I have an op-ed (about the FDA’s handling of melamine in U.S. infant formula) and a Food Matters column (answering questions about salt) in the San Francisco Chronicle this week, and a response to a question from Eating Liberally about Governor Paterson’s proposed tax on soft drinks. Enjoy!
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I’ve always said that the research on salt is complicated, not least because it is so difficult to separate out the effects of salt itself from the junk food company it keeps. So a new British study provides some confirming evidence: kids who eat a lot of salt also drink a lot of soft drinks. Guilt by association! The effects of salt on hypertension also might be influenced by everything else in the diet. That’s why it’s so difficult to make sense of research on one dietary factor at a time.
Center for Science in the Public Interest has petitioned the FDA to take away GRAS (Generally Recognized As Safe) status for salt because of its links to high blood pressure. Yesterday’s USA Today did a story on this issue with some terrific graphics, unfortunately not shown in the online version. Missing is the pie chart showing the sources of salt in American diets: naturally occurring 12%, added at the table 6%, used during cooking 5%–and 77% in food processing! If you want to avoid salt in your diet, you have to avoid processed foods. American producers say they cannot remove salt from their products or nobody would buy them. Really? The Australians have managed to convince their food industry to reduce the salt. They’ve even achieved a 13% reduction in the salt in Vegemite!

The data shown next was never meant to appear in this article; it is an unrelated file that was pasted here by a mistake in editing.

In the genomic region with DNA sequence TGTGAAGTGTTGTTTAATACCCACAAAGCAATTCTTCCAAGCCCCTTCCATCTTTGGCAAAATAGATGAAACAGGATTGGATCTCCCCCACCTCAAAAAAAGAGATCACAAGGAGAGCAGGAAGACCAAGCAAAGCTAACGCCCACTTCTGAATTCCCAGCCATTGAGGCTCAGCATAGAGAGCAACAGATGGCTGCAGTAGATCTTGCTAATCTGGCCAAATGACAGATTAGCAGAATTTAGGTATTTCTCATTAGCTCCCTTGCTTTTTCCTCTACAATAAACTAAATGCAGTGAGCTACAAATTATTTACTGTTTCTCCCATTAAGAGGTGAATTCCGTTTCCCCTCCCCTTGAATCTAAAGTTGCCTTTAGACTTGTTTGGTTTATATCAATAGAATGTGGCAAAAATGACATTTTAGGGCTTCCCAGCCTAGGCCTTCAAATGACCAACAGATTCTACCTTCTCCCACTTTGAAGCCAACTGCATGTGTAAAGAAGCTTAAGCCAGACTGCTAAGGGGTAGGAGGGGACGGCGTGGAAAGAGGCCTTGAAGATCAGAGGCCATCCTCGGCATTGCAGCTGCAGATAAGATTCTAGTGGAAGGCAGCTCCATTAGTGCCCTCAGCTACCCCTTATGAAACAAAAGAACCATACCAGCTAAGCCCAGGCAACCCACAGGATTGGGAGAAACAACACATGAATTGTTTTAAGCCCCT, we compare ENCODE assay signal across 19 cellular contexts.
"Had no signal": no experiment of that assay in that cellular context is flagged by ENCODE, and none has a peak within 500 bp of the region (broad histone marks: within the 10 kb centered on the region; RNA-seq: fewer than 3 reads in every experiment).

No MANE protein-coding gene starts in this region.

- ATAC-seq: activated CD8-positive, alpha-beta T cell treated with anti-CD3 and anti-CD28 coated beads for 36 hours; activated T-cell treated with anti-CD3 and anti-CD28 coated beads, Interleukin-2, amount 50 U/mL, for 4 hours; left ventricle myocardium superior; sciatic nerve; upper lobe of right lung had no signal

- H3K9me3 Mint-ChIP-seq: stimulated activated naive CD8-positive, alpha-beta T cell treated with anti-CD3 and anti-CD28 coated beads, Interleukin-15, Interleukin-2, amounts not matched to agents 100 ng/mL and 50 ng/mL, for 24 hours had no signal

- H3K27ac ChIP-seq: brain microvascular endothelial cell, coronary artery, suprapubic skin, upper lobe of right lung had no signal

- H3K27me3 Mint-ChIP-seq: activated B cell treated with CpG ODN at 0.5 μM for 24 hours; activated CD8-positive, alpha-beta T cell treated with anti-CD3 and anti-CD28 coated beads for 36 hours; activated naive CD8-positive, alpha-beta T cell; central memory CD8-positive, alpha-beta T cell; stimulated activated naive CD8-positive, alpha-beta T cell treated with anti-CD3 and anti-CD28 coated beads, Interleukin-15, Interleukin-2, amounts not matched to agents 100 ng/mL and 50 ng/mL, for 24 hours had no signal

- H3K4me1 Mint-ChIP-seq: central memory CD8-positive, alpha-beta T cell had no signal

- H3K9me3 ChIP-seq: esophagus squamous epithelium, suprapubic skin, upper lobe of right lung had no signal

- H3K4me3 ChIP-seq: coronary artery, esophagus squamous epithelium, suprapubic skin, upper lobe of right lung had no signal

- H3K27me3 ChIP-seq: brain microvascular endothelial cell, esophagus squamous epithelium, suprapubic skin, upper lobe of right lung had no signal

The FDA has just announced that it will be holding public hearings on November 29 to discuss issues related to salt labeling. Right now, the FDA considers salt Generally Recognized as Safe (GRAS) for human consumption but petitions from Center for Science in the Public Interest and other groups are challenging that designation. Should the FDA instead regulate salt as a food additive? How could the FDA best use its regulatory authority to help Americans reduce their salt intake? Expect fireworks at this hearing as the various stakeholders–health advocates vs. industry–weigh in.